These items, which require some novel engineering, are in addition to the rebuild of my Chief engine. This latter item is not novel to humankind as a whole, but is novel to me as it's something I haven't done before. 

Well, I have rebuilt Indian 741, Triumph 650 and Yamaha 650 engines before, but I only did the disassembly/re-assembly, since I had recourse to the "fully-qualified motorcycle technicians" of New Zealand for the tricky stuff like bottom-end reconditioning and reboring and stuff like that. Now that I live in the Fiji Islands, and now that Kevin's gone back to NZ and Raymond's gone to be with Elvis, there's just me. 

Just me, and the VI Listers. 

And Jim Parker in Melbourne, who I called in upon bearing my cylinders and conrods for him to have a gaze at.

And Marc Gundarsen in Brisbane, who I would have visited but my planned trip to sunny Queensland fell through.

And the "Happy 100th Birthday" Indian revellers that I caught up with in New Zealand at the Firedog ranch, and was able to pump them for advice.

Hmmm … maybe I'm not so alone after all!

Anyway, we'll leave the Engine Re-build saga for another time, since this is something generic to all Indians, be they stock or modified. There is definitely a need in the world for a "Chief Engine Rebuilds for Dummies" series, but no way could I write one myself as there are too many traps for young players. The problem is, those people with the necessary long experience in Fuck-Up Avoidance are all too busy building engines to write about them, while people with time to write about them have this luxury because they're not putting in long hours doing rebuilds. This is a prime recipe for these skills dying out and being forgotten within another generation or so. This nearly happened with the lapstrake and carvel boat-building methods of 19th century North-east America, were it not for a chap named John Gardiner in Mystic Seaport who had the time and ability to both build boats and write.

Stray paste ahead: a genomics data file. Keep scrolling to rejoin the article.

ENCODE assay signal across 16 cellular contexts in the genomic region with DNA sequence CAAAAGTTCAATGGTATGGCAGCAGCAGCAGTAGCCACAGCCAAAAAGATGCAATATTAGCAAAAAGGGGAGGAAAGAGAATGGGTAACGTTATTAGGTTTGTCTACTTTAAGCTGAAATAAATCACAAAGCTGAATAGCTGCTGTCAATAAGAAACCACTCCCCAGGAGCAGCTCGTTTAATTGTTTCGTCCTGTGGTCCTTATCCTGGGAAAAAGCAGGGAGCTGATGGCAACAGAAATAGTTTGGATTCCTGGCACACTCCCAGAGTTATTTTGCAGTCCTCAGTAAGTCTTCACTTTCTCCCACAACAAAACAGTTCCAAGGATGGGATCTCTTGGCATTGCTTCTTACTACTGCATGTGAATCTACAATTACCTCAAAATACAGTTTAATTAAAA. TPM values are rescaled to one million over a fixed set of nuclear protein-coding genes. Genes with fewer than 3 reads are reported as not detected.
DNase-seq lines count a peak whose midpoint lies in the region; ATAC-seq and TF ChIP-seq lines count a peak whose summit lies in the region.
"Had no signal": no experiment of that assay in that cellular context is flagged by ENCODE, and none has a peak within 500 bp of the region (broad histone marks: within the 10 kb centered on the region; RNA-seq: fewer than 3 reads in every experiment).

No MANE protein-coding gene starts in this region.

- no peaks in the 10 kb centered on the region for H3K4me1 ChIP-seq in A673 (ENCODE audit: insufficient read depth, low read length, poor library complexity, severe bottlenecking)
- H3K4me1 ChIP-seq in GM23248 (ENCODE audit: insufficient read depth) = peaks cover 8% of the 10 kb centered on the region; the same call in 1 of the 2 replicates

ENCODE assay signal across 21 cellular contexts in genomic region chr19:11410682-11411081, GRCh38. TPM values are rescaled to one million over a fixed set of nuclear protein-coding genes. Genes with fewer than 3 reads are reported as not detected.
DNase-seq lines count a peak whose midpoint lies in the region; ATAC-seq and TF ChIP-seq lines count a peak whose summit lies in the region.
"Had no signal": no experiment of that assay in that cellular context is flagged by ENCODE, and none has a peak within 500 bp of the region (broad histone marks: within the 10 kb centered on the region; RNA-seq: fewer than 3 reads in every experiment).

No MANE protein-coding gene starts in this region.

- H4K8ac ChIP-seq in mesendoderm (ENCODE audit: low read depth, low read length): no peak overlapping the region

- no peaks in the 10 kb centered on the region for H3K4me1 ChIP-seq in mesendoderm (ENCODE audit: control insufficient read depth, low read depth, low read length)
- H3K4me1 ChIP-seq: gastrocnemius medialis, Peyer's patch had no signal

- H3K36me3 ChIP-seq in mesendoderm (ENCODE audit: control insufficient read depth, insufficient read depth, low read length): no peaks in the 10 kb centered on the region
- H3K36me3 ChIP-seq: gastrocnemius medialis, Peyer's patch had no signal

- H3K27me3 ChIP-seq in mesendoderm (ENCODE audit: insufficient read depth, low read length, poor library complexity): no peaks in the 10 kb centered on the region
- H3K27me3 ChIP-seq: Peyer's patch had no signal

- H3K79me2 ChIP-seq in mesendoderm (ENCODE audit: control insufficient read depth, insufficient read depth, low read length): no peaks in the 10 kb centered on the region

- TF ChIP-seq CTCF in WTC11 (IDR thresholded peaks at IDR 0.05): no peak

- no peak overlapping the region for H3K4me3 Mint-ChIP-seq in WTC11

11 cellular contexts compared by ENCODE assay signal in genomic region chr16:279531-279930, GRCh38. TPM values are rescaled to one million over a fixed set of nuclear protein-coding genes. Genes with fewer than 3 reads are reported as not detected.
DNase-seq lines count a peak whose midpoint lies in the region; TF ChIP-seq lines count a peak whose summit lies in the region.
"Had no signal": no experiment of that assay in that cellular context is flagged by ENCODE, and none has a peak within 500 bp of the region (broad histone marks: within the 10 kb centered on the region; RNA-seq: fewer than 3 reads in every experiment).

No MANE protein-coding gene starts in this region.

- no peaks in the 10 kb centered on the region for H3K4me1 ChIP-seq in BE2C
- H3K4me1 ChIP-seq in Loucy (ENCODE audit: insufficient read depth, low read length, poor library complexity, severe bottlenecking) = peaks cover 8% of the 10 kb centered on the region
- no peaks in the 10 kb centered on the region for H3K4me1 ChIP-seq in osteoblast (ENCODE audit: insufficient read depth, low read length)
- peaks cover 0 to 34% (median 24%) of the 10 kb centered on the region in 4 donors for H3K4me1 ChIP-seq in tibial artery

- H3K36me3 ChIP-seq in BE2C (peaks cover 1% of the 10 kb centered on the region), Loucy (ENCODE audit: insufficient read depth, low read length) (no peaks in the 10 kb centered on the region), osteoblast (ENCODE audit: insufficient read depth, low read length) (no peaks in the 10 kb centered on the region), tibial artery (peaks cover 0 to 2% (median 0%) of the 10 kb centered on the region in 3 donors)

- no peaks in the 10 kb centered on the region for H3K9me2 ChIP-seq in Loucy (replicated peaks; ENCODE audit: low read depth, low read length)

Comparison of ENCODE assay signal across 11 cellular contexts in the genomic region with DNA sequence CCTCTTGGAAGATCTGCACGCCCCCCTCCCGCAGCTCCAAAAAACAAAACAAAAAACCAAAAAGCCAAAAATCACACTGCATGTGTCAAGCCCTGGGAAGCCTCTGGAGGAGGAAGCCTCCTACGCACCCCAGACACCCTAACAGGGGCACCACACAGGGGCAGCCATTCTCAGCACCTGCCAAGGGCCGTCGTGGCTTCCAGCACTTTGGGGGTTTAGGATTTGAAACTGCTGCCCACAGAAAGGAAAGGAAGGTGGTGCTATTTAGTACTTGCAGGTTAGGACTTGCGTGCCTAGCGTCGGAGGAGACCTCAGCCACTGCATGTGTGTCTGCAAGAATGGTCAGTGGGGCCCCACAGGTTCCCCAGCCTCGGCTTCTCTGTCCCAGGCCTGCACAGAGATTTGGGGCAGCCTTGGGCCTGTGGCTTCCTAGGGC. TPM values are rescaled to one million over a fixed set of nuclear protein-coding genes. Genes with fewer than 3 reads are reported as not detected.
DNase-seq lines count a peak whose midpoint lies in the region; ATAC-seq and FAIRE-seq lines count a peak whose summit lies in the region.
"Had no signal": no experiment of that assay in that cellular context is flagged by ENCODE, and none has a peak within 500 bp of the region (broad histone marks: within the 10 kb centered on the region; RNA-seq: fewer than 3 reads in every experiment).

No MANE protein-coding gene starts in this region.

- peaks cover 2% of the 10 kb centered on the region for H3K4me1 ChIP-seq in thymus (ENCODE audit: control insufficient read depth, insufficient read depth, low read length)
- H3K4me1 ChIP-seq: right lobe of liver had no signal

For now in this column, I'll focus on those aspects of novel engineering which are required to graft my Chief bits onto my non-Chief bits. This month's column will be an Engineering Report on ideas I've had to address items 1 - 3 above.

Remember, these are just ideas at present. I'm not far enough ahead with them yet to know if they're going to work or not, but I want to get them out there for discussion. Audience participation will be most welcome. I'll spell out the various options, and tell you which are my preferred ones. Then I'll sit back and wait for a flood of emails (any more than two or three would constitute a "flood") telling me of easier ways to do it yet

Tim's Chopper Columns so far: 

Part 1 
Why Indians

Part 2 
Why Not Choppers

Part 3 
Form vs Function

Part 4 
Chief Likes & Dislikes

Part 5 
Chopper Chiefs from Mild to Wild

Part 6: 
Birth of a Frankenstein Chief

Part 7: 
Frame Building with Dr. Frankenstein

Part 8:
FrankenChief - it's been done before! (Shock! Horror!)

Part 9:

"Original" (!) choppers, FrankenFrame Feedback